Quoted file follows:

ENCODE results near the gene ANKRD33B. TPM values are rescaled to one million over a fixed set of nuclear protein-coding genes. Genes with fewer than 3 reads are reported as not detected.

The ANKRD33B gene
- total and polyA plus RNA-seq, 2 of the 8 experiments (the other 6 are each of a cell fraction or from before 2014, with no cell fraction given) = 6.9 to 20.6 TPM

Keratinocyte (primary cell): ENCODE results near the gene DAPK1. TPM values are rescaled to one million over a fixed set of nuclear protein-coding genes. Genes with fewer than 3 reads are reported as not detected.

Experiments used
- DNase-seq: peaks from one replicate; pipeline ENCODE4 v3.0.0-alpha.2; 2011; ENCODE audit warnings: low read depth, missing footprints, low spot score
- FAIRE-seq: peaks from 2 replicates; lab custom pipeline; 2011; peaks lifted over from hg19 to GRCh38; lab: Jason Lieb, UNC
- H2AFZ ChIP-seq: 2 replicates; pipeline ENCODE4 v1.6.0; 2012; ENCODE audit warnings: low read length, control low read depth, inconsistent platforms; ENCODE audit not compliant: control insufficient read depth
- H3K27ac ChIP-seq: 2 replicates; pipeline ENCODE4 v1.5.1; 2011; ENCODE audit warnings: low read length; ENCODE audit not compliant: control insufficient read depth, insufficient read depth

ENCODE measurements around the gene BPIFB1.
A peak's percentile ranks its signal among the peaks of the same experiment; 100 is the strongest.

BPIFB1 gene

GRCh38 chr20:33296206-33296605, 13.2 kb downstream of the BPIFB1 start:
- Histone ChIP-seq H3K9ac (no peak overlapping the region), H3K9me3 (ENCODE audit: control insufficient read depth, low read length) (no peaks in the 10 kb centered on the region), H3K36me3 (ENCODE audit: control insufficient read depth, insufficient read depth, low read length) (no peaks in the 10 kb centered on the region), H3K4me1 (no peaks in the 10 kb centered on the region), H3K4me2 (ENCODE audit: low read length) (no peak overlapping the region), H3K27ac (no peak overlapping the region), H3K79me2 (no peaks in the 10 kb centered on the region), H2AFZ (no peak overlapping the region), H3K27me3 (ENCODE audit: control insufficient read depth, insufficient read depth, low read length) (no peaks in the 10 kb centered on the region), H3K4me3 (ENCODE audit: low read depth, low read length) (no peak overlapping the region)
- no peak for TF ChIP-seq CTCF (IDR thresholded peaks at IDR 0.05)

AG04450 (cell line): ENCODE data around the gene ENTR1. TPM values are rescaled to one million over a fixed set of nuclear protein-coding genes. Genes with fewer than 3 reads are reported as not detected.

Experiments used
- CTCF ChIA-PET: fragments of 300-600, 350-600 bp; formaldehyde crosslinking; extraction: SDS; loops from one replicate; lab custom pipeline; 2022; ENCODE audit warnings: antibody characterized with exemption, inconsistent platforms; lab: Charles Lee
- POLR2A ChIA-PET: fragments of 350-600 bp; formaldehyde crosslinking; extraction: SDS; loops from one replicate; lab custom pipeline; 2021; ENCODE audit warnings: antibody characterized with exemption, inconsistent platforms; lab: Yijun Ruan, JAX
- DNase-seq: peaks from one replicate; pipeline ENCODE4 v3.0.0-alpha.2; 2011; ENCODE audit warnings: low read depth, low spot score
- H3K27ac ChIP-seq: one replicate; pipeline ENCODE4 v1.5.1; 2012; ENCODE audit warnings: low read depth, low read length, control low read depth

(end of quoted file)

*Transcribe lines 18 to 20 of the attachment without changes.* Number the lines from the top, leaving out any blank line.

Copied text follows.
- CTCF ChIA-PET: fragments of 300-600, 350-600 bp; formaldehyde crosslinking; extraction: SDS; loops from one replicate; lab custom pipeline; 2022; ENCODE audit warnings: antibody characterized with exemption, inconsistent platforms; lab: Charles Lee
- POLR2A ChIA-PET: fragments of 350-600 bp; formaldehyde crosslinking; extraction: SDS; loops from one replicate; lab custom pipeline; 2021; ENCODE audit warnings: antibody characterized with exemption, inconsistent platforms; lab: Yijun Ruan, JAX
- DNase-seq: peaks from one replicate; pipeline ENCODE4 v3.0.0-alpha.2; 2011; ENCODE audit warnings: low read depth, low spot score